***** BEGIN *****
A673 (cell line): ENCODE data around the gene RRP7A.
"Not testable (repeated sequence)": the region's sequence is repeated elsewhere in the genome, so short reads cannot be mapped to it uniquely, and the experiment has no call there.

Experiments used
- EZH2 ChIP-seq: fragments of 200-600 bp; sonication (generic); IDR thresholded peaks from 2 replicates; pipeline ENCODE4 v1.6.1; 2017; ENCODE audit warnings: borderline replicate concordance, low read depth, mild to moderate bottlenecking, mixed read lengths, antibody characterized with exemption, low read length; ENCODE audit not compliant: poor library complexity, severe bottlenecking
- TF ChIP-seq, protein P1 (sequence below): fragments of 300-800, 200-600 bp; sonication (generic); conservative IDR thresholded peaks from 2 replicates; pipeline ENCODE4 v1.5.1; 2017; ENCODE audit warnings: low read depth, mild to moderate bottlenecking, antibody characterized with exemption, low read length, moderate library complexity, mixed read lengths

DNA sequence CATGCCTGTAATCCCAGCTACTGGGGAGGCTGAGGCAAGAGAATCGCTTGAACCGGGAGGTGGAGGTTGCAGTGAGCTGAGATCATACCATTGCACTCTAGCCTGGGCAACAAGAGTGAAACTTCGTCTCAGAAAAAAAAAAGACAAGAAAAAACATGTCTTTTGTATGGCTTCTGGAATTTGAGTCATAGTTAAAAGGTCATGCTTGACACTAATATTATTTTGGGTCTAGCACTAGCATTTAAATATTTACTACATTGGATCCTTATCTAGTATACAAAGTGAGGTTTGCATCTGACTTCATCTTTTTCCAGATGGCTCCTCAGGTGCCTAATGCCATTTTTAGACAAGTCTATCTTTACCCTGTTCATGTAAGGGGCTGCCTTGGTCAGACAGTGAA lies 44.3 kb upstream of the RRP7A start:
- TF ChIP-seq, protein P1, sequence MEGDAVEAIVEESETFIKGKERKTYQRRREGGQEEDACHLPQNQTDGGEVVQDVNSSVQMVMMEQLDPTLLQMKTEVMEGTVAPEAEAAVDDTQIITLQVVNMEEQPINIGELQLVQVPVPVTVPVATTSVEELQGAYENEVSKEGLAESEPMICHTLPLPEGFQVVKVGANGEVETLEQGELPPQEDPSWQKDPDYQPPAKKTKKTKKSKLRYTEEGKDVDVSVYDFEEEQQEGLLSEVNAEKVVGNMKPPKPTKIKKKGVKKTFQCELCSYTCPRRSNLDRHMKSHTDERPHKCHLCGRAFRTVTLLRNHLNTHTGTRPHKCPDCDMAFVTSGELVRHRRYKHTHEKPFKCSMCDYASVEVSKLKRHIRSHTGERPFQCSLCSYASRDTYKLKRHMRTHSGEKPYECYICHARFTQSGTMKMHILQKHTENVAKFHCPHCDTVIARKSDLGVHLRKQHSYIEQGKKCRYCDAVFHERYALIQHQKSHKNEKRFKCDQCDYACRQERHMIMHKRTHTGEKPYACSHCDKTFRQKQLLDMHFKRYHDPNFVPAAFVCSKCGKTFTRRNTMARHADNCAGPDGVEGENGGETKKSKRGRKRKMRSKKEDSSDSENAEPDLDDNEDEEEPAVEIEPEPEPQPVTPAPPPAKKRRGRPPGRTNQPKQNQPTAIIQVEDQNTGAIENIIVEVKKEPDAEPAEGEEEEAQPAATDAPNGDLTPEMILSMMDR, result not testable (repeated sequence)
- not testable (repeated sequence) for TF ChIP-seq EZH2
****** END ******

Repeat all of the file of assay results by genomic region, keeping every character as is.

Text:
A673 (cell line): ENCODE data around the gene RRP7A.
"Not testable (repeated sequence)": the region's sequence is repeated elsewhere in the genome, so short reads cannot be mapped to it uniquely, and the experiment has no call there.

Experiments used
- EZH2 ChIP-seq: fragments of 200-600 bp; sonication (generic); IDR thresholded peaks from 2 replicates; pipeline ENCODE4 v1.6.1; 2017; ENCODE audit warnings: borderline replicate concordance, low read depth, mild to moderate bottlenecking, mixed read lengths, antibody characterized with exemption, low read length; ENCODE audit not compliant: poor library complexity, severe bottlenecking
- TF ChIP-seq, protein P1 (sequence below): fragments of 300-800, 200-600 bp; sonication (generic); conservative IDR thresholded peaks from 2 replicates; pipeline ENCODE4 v1.5.1; 2017; ENCODE audit warnings: low read depth, mild to moderate bottlenecking, antibody characterized with exemption, low read length, moderate library complexity, mixed read lengths

DNA sequence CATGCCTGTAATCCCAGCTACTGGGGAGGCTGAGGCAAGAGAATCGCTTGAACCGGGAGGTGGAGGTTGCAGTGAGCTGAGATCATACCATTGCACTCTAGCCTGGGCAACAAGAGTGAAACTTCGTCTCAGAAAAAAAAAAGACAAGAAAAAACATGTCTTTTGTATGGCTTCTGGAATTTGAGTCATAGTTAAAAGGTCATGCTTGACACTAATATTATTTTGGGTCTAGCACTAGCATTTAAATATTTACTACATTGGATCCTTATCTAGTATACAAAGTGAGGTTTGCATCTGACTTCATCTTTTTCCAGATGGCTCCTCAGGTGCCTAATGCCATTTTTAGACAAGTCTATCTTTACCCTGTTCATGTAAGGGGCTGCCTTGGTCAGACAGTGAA lies 44.3 kb upstream of the RRP7A start:
- TF ChIP-seq, protein P1, sequence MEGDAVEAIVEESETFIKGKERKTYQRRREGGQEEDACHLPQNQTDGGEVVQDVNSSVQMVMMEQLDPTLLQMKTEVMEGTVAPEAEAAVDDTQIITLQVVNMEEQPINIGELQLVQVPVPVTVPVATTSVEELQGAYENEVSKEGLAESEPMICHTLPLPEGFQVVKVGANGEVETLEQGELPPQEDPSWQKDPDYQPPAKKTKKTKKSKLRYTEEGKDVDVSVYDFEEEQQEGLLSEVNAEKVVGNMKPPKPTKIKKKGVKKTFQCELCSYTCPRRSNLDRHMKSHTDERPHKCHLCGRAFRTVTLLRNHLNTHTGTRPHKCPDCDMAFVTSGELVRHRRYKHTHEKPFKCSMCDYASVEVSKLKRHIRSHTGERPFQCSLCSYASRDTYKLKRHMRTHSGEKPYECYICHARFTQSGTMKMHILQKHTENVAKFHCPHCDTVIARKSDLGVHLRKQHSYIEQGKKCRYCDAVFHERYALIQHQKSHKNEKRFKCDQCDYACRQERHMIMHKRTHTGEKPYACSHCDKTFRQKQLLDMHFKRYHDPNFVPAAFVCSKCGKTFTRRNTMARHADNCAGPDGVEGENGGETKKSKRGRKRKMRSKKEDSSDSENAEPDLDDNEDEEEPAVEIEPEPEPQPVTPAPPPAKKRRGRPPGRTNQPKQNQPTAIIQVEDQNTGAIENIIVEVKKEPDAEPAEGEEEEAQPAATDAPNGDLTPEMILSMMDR, result not testable (repeated sequence)
- not testable (repeated sequence) for TF ChIP-seq EZH2